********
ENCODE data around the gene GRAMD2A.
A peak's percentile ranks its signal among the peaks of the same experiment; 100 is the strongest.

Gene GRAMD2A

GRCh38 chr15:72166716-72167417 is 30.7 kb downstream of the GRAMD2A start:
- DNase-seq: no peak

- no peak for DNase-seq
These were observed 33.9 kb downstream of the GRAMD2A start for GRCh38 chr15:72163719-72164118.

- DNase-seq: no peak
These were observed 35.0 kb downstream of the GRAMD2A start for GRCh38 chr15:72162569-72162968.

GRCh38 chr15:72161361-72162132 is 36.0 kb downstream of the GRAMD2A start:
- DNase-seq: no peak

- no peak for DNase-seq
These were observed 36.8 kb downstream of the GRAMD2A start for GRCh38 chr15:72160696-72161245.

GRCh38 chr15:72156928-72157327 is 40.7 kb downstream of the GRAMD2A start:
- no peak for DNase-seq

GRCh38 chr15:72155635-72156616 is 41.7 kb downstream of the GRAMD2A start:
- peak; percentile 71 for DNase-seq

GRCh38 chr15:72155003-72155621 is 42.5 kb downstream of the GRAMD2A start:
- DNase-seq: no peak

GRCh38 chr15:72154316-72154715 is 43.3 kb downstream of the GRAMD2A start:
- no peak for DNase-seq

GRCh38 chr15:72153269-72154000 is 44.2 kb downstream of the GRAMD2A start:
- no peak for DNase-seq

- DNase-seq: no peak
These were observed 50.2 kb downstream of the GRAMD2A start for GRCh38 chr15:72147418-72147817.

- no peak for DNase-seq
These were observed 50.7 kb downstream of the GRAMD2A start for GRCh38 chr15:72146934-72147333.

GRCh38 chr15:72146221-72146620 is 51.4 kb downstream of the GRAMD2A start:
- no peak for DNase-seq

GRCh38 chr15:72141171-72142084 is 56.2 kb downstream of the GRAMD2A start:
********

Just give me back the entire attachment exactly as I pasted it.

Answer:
ENCODE data around the gene GRAMD2A.
A peak's percentile ranks its signal among the peaks of the same experiment; 100 is the strongest.

Gene GRAMD2A

GRCh38 chr15:72166716-72167417 is 30.7 kb downstream of the GRAMD2A start:
- DNase-seq: no peak

- no peak for DNase-seq
These were observed 33.9 kb downstream of the GRAMD2A start for GRCh38 chr15:72163719-72164118.

- DNase-seq: no peak
These were observed 35.0 kb downstream of the GRAMD2A start for GRCh38 chr15:72162569-72162968.

GRCh38 chr15:72161361-72162132 is 36.0 kb downstream of the GRAMD2A start:
- DNase-seq: no peak

- no peak for DNase-seq
These were observed 36.8 kb downstream of the GRAMD2A start for GRCh38 chr15:72160696-72161245.

GRCh38 chr15:72156928-72157327 is 40.7 kb downstream of the GRAMD2A start:
- no peak for DNase-seq

GRCh38 chr15:72155635-72156616 is 41.7 kb downstream of the GRAMD2A start:
- peak; percentile 71 for DNase-seq

GRCh38 chr15:72155003-72155621 is 42.5 kb downstream of the GRAMD2A start:
- DNase-seq: no peak

GRCh38 chr15:72154316-72154715 is 43.3 kb downstream of the GRAMD2A start:
- no peak for DNase-seq

GRCh38 chr15:72153269-72154000 is 44.2 kb downstream of the GRAMD2A start:
- no peak for DNase-seq

- DNase-seq: no peak
These were observed 50.2 kb downstream of the GRAMD2A start for GRCh38 chr15:72147418-72147817.

- no peak for DNase-seq
These were observed 50.7 kb downstream of the GRAMD2A start for GRCh38 chr15:72146934-72147333.

GRCh38 chr15:72146221-72146620 is 51.4 kb downstream of the GRAMD2A start:
- no peak for DNase-seq

GRCh38 chr15:72141171-72142084 is 56.2 kb downstream of the GRAMD2A start: